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Rob Edelman: Tom Cruise, Mummified

Once upon a time, Tom Cruise was a mega-movie star. His hit films, including RISKY BUSINESS, TOP GUN, and JERRY MAGUIRE, were high-powered, popular entertainments, and he demonstrated his depth as an actor by embracing roles in serious films, important films. These include THE COLOR OF MONEY, opposite Paul Newman; RAIN MAN, with Dustin Hoffman; EYES WIDE SHUT, the final directorial credit in the estimable career of Stanley Kubrick; and Oliver Stone’s BORN ON THE FOURTH OF JULY. 

Indeed, in the fact-based BORN ON THE FOURTH OF JULY, which dates from 1989, Cruise offers a striking, gut-wrenching performance as Ron Kovic, child of the 1950s and Vietnam veteran who was paralyzed while in combat, and who became an eloquent anti-Vietnam war protester

So where is Tom Cruise at in 2017, and how is his most recent film a reflection of our times? Well, for openers, the actor now is in his mid-fifties, and this is a sobering reminder of the swift passage of time. He still is starring onscreen and his latest release is THE MUMMY: a reworking both of a fairly recent series featuring Brendan Fraser and the original, a Boris Karloff classic which dates from 1932. In fact, in a series billed as “Dark Universe,” Universal Pictures reportedly will be resuscitating a host of additional horror film classics. They will range from THE BRIDE OF FRANKENSTEIN and THE CREATURE FROM THE BLACK LAGOON to THE PHANTOM OF THE OPERA and THE WOLF MAN, with this new MUMMY the first of the “Dark Universe” films.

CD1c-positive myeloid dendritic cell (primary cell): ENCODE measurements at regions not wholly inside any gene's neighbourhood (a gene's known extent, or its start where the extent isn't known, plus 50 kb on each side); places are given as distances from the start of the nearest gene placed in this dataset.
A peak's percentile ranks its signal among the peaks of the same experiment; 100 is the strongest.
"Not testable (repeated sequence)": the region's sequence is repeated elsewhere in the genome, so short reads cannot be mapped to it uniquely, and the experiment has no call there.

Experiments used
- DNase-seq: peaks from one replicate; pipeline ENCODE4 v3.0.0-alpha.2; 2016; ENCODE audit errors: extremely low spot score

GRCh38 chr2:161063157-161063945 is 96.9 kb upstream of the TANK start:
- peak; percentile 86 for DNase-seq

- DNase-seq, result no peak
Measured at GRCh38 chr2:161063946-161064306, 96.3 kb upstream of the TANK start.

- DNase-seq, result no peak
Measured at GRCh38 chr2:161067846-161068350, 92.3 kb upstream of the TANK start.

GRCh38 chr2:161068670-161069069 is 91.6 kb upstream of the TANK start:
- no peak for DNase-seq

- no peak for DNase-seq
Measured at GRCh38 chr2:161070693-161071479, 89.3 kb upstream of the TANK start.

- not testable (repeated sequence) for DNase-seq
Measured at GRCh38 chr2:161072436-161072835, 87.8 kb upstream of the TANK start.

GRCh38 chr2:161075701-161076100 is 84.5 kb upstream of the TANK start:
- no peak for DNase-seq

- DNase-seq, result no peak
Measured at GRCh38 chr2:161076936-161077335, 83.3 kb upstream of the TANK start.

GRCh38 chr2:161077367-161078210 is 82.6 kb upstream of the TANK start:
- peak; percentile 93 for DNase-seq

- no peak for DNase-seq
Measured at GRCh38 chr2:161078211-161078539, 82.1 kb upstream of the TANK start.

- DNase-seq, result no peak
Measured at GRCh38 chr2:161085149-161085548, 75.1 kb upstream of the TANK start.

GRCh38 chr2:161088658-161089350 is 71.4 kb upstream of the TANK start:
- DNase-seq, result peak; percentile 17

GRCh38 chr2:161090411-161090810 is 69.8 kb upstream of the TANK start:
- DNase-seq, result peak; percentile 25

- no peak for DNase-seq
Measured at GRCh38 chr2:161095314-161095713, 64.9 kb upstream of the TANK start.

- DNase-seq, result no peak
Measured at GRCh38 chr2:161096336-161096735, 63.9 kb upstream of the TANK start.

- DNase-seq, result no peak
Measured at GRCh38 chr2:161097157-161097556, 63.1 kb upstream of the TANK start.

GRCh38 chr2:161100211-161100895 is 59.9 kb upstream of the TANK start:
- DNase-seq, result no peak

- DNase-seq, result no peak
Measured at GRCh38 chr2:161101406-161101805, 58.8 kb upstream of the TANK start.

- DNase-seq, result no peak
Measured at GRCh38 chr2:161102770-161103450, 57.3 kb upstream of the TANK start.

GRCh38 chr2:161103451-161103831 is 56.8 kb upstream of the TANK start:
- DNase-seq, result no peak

In it, Cruise plays a looter of antiquities who unknowingly awakens the title villainess: an ancient Egyptian princess and temptress. And to describe the film as lackluster and downright lifeless is no exaggeration. It is the kind of contemporary Hollywood product that seems to have been spewed out of a computer. The fact that six-- count ‘em, six-- writers contributed to its story and screenplay only embellishes this observation.

Additionally and ever-so-predictably, this MUMMY is loaded with nonstop, jarringly violent and mindless eye candy-style imagery. And these days, with all the casual, everyday brutality occurring across the globe, how can one distinguish between violent images that are genuine, that endlessly show up on computer screens and 24/7 cable news channels, and those that are made-up, that are fashioned to grab one’s attention and keep one entertained? For indeed, this blending of the real and the reel is worrying, disquieting, distressing, unnerving.

Finally, in relation to THE MUMMY, one of its characters is played by Russell Crowe: yet another actor who once upon a time appeared in far-better films. Crowe shows up as Dr. Henry Jekyll, of DR. JEKYLL AND MR. HYDE fame, and the presence of this character, beyond being pointless and downright silly, primarily seems to be to set up not one but two separate moneymaking sequels.

Rob Edelman has authored or edited several dozen books on film, television, and baseball. He has taught film history courses at several universities and his writing has appeared in many newspapers, magazines, and journals. His frequent collaborator is his wife, fellow WAMC film commentator Audrey Kupferberg.

 The views expressed by commentators are solely those of the authors. They do not necessarily reflect the views of this station or its management.

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